While it’s not a principle, I often think of the parable of the Taoist farmer. The Taoist farmer has one horse, and the horse runs off. The villagers lament his misfortune, and he replies “We’ll see.” The horse returns with four more horses, and the farmer is praised for his good luck. He replies, “We’ll see.” His son then attempts to break the horses, and breaks his leg. Again, the villagers console him for his bad luck. The reply again is “We’ll see.” Then the army comes and conscripts all the able-bodied young men, but the farmer’s son is spared. — Michael Sachse
The only real shortcut in life is to understand it backwards. It’s easier to solve a maze backwards and the same holds true with life. Learn from people further down the path than you and make their hindsight your foresight.
“Watch your thoughts, they become your words; watch your words, they become your actions; watch your actions, they become your habits; watch your habits, they become your character; watch your character, it becomes your destiny.” ― Lao Tzu
I’m positive that in 100 years much of what I take to be true today will be proved to be wrong, maybe even embarrassingly wrong, and I try really hard to identify what it is that I am wrong about today.
You need people to tell you you’re wrong, you need people who would make you revisit your opinion, and you need people who are NOT like you, that helps you grow!
A lot of problems happen because of your internal state. When you’re calm, happy, and fulfilled you don’t pick fights, create drama, or keep score.
We all have the same amount of time in a given week. What matters is how we us it. If you find you’re not as productive as you want to be, it’s not time you’re lacking, but focus. If you find you’re breathing but not living, it’s not time you need, but love.
“A child can teach an adult three things: to be happy for no reason, to always be busy with something, and to know how to demand with all his might that which he desires.” — Paulo Coelho
“One of the biggest things holding people back from doing great work is the fear of making something lame. And this fear is not an irrational one. Many great projects go through a stage early on where they don’t seem very impressive, even to their creators. You have to push through this stage to reach the great work that lies beyond. But many people don’t. Most people don’t even reach the stage of making something they’re embarrassed by, let alone continue past it. They’re too frightened even to start.” —Early Work by Paul Graham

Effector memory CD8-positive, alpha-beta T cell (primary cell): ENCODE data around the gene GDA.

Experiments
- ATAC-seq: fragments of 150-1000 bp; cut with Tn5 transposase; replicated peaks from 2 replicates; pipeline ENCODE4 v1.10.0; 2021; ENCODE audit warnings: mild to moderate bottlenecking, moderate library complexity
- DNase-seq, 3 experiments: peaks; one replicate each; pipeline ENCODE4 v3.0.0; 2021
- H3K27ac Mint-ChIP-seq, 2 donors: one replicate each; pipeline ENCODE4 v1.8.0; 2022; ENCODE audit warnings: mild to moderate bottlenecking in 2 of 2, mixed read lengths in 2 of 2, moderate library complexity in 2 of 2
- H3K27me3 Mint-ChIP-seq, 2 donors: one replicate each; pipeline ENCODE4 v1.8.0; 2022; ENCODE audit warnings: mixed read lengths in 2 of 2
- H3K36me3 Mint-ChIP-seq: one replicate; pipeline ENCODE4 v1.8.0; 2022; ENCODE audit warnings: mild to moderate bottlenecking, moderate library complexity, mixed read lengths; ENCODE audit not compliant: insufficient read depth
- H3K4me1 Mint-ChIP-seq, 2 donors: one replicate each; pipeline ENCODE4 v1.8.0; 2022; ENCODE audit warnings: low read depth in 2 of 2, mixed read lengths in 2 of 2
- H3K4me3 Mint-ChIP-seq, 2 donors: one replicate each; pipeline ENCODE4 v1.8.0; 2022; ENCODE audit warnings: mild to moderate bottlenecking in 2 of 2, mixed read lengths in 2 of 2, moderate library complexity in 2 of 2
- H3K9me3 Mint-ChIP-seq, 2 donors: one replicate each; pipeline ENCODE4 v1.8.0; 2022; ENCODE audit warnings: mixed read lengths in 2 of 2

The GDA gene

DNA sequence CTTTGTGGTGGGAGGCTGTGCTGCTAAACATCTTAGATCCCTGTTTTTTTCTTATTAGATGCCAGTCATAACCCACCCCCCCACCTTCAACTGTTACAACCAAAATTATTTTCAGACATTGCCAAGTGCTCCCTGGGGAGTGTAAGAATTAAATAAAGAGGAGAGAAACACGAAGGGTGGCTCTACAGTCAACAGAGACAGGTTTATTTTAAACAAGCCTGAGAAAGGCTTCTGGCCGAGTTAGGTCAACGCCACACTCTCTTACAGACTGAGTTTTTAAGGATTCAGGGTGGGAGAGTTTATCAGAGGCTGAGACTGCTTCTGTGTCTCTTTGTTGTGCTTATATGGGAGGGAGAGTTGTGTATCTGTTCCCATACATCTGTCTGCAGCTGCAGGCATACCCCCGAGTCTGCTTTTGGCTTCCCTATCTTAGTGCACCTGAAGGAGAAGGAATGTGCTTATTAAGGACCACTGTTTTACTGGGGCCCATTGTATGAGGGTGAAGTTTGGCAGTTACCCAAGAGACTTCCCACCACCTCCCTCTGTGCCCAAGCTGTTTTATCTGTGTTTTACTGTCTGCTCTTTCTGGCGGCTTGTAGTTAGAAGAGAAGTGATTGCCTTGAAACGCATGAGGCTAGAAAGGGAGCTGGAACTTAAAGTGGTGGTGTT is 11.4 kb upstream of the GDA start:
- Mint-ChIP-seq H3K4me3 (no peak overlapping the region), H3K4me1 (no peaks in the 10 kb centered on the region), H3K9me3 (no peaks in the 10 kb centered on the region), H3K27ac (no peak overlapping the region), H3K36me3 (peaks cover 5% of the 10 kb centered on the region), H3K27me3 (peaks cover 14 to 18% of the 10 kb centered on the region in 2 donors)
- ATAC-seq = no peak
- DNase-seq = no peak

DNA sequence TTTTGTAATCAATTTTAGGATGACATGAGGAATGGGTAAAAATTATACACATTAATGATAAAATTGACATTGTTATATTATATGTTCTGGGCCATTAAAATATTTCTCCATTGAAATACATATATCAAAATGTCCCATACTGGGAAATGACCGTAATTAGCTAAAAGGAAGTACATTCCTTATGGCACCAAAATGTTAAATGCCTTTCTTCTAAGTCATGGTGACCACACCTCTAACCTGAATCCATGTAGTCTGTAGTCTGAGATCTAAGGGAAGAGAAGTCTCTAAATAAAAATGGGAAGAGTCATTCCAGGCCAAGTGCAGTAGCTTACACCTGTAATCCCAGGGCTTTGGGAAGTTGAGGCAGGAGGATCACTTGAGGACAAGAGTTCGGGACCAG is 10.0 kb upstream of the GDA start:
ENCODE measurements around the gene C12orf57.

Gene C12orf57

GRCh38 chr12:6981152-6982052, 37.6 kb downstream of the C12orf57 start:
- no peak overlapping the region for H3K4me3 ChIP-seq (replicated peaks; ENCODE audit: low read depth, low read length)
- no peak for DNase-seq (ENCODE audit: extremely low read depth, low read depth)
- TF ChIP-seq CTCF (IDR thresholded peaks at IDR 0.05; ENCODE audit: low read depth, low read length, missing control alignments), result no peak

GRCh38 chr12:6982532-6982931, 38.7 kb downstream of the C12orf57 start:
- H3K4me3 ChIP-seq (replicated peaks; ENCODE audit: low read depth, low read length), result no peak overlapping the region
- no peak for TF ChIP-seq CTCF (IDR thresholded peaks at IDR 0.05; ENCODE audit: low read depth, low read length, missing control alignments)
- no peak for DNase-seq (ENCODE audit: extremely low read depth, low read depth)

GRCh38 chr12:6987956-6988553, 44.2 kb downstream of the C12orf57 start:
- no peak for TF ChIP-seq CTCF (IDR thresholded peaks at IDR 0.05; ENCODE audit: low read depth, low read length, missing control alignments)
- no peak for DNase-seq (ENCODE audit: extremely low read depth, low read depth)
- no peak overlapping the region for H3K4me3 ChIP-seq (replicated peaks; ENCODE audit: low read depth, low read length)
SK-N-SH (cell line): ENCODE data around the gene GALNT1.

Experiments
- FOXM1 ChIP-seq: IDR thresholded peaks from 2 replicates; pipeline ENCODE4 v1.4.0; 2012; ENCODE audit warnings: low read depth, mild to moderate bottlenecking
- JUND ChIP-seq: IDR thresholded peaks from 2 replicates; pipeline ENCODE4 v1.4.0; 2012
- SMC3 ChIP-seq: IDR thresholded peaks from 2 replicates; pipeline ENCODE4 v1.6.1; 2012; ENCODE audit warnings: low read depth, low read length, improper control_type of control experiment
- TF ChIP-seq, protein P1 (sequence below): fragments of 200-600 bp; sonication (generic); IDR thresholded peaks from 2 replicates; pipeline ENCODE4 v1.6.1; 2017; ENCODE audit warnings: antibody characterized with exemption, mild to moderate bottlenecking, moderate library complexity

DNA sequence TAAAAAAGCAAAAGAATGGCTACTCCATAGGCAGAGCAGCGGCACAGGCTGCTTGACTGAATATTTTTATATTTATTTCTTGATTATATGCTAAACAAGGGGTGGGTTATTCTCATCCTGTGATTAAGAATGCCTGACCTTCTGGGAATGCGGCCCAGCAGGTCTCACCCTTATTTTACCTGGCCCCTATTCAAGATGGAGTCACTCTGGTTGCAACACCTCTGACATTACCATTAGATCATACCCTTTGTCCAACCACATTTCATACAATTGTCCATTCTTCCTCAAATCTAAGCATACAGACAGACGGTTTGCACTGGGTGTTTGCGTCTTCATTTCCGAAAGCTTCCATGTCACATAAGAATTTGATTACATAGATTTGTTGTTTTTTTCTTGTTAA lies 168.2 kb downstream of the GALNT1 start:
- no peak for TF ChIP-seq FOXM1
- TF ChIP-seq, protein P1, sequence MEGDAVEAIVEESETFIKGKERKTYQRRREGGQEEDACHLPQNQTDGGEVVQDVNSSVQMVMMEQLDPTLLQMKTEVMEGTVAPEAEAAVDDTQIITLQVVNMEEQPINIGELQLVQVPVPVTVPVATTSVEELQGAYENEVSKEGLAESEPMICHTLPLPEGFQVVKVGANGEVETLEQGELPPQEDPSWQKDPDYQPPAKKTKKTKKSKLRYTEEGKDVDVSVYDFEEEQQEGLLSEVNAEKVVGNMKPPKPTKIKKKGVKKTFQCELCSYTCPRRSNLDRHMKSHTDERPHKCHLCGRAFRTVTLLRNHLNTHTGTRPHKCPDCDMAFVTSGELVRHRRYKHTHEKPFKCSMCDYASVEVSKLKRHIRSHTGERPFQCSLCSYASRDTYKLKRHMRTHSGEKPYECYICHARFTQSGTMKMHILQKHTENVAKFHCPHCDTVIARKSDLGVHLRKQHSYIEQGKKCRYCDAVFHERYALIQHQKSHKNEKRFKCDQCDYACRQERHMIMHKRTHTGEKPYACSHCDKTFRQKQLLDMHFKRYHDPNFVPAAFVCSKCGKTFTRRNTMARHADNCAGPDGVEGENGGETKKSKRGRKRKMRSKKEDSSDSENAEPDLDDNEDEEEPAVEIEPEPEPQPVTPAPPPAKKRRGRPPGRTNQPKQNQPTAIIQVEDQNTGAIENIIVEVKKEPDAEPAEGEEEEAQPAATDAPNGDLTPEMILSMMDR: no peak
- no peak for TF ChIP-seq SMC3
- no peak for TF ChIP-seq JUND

The right thing to do is often obvious. It’s not the choice that’s difficult so much as dealing with what the choice means. We have to have a hard conversation. We have to break someone’s heart. We have to do something hard. We have to break out of the prison of how other people think we should live. The price of avoiding these things is making yourself miserable. While the pain of dealing with reality is intense, it’s over rather quickly. The suffering of miserableness never really goes away. The choice of being miserable is the bargain you strike with yourself to avoid pain.
I have configured servers, written code, built web pages, helped design products used by millions of people. I am firmly in the camp that believes technology is generally bending the world in a positive direction. Yet, for me, Twitter foments neurosis, Facebook sadness, Google News a sense of foreboding. Instagram turns me covetous. All of them make me want to do it—whatever “it” may be—for the likes, the comments. I can’t help but feel that I am the worst version of myself, being performative on a very short, very depressing timeline. A timeline of seconds. - Craig Mod
“Changes that seem small and unimportant at first will compound into remarkable results if you’re willing to stick with them for years.”
And this is one of the great tasks of leadership for us, as individuals and citizens this year. But even if we act to erase material poverty, there is another greater task, it is to confront the poverty of satisfaction - purpose and dignity - that afflicts us all. Too much and for too long, we seemed to have surrendered personal excellence and community values in the mere accumulation of material things…. Robert F. Kennedy March 18, 1968 link
“This is a fundamental irony of most people’s lives. They don’t quite know what they want to do with their lives. Yet they are very active.” - Ryan holiday
From a holistic perspective, taking lots of time OFF is actually key to productivity. Your best ideas will happen while you’re away from work. Your motivation to succeed will be heightened if you have deep and meaningful relationships with friends and family. Your thinking and creativity will be better if you exercise daily. From an essential-perspective, you want to have lots of stimulating, stretching, entertaining, and beautiful areas of your life.
“I would define cowardice as failure to act as my conscience dictates, because of fear of physical injury or ridicule.” - Allen Carr
Praying: It doesn’t have to be the blue iris, it could be weeds in a vacant lot, or a few small stones; just pay attention, then patch a few words together and don’t try to make them elaborate, this isn’t a contest but the doorway into thanks, and a silence in which another voice may speak. — Mary Oliver
One of the most effective techniques is one practiced unintentionally by most nerds: simply to be less aware what conventional beliefs are. It’s hard to be a conformist if you don’t know what you’re supposed to conform to. Though again, it may be that such people already are independent-minded. A conventional-minded person would probably feel anxious not knowing what other people thought, and make more effort to find out. It matters a lot who you surround yourself with. If you’re surrounded by conventional-minded people, it will constrain which ideas you can express, and that in turn will constrain which ideas you have. – Paul graham link